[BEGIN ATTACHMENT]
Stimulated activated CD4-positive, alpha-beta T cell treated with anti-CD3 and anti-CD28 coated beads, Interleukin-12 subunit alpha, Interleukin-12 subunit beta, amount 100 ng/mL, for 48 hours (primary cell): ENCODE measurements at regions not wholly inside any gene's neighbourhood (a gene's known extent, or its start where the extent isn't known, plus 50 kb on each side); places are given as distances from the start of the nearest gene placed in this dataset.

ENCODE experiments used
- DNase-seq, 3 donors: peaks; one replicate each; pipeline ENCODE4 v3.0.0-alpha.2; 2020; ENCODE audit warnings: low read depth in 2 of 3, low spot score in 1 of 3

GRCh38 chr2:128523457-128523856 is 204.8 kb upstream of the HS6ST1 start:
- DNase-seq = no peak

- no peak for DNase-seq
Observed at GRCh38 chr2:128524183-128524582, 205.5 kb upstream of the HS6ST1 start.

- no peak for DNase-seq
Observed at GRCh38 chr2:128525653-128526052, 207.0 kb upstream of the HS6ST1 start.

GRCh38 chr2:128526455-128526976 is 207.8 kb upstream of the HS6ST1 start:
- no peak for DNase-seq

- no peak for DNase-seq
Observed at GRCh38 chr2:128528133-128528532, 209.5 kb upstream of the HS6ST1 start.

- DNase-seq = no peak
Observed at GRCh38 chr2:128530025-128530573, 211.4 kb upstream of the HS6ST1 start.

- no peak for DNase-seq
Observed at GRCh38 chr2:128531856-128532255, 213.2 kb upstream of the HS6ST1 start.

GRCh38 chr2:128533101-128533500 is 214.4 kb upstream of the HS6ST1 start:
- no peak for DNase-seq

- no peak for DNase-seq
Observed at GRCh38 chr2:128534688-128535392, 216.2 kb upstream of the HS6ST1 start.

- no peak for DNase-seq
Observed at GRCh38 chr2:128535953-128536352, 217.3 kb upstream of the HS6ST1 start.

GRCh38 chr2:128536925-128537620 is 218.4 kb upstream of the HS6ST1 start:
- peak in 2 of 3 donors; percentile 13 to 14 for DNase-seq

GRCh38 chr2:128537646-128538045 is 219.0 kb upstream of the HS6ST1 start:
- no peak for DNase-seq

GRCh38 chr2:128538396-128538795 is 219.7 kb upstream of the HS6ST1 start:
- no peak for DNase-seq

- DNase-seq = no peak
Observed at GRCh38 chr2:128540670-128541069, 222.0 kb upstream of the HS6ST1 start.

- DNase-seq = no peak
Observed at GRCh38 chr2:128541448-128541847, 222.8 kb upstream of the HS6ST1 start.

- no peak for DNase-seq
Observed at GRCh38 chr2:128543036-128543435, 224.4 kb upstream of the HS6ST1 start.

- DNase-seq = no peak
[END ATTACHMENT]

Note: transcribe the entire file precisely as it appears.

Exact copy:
Stimulated activated CD4-positive, alpha-beta T cell treated with anti-CD3 and anti-CD28 coated beads, Interleukin-12 subunit alpha, Interleukin-12 subunit beta, amount 100 ng/mL, for 48 hours (primary cell): ENCODE measurements at regions not wholly inside any gene's neighbourhood (a gene's known extent, or its start where the extent isn't known, plus 50 kb on each side); places are given as distances from the start of the nearest gene placed in this dataset.

ENCODE experiments used
- DNase-seq, 3 donors: peaks; one replicate each; pipeline ENCODE4 v3.0.0-alpha.2; 2020; ENCODE audit warnings: low read depth in 2 of 3, low spot score in 1 of 3

GRCh38 chr2:128523457-128523856 is 204.8 kb upstream of the HS6ST1 start:
- DNase-seq = no peak

- no peak for DNase-seq
Observed at GRCh38 chr2:128524183-128524582, 205.5 kb upstream of the HS6ST1 start.

- no peak for DNase-seq
Observed at GRCh38 chr2:128525653-128526052, 207.0 kb upstream of the HS6ST1 start.

GRCh38 chr2:128526455-128526976 is 207.8 kb upstream of the HS6ST1 start:
- no peak for DNase-seq

- no peak for DNase-seq
Observed at GRCh38 chr2:128528133-128528532, 209.5 kb upstream of the HS6ST1 start.

- DNase-seq = no peak
Observed at GRCh38 chr2:128530025-128530573, 211.4 kb upstream of the HS6ST1 start.

- no peak for DNase-seq
Observed at GRCh38 chr2:128531856-128532255, 213.2 kb upstream of the HS6ST1 start.

GRCh38 chr2:128533101-128533500 is 214.4 kb upstream of the HS6ST1 start:
- no peak for DNase-seq

- no peak for DNase-seq
Observed at GRCh38 chr2:128534688-128535392, 216.2 kb upstream of the HS6ST1 start.

- no peak for DNase-seq
Observed at GRCh38 chr2:128535953-128536352, 217.3 kb upstream of the HS6ST1 start.

GRCh38 chr2:128536925-128537620 is 218.4 kb upstream of the HS6ST1 start:
- peak in 2 of 3 donors; percentile 13 to 14 for DNase-seq

GRCh38 chr2:128537646-128538045 is 219.0 kb upstream of the HS6ST1 start:
- no peak for DNase-seq

GRCh38 chr2:128538396-128538795 is 219.7 kb upstream of the HS6ST1 start:
- no peak for DNase-seq

- DNase-seq = no peak
Observed at GRCh38 chr2:128540670-128541069, 222.0 kb upstream of the HS6ST1 start.

- DNase-seq = no peak
Observed at GRCh38 chr2:128541448-128541847, 222.8 kb upstream of the HS6ST1 start.

- no peak for DNase-seq
Observed at GRCh38 chr2:128543036-128543435, 224.4 kb upstream of the HS6ST1 start.

- DNase-seq = no peak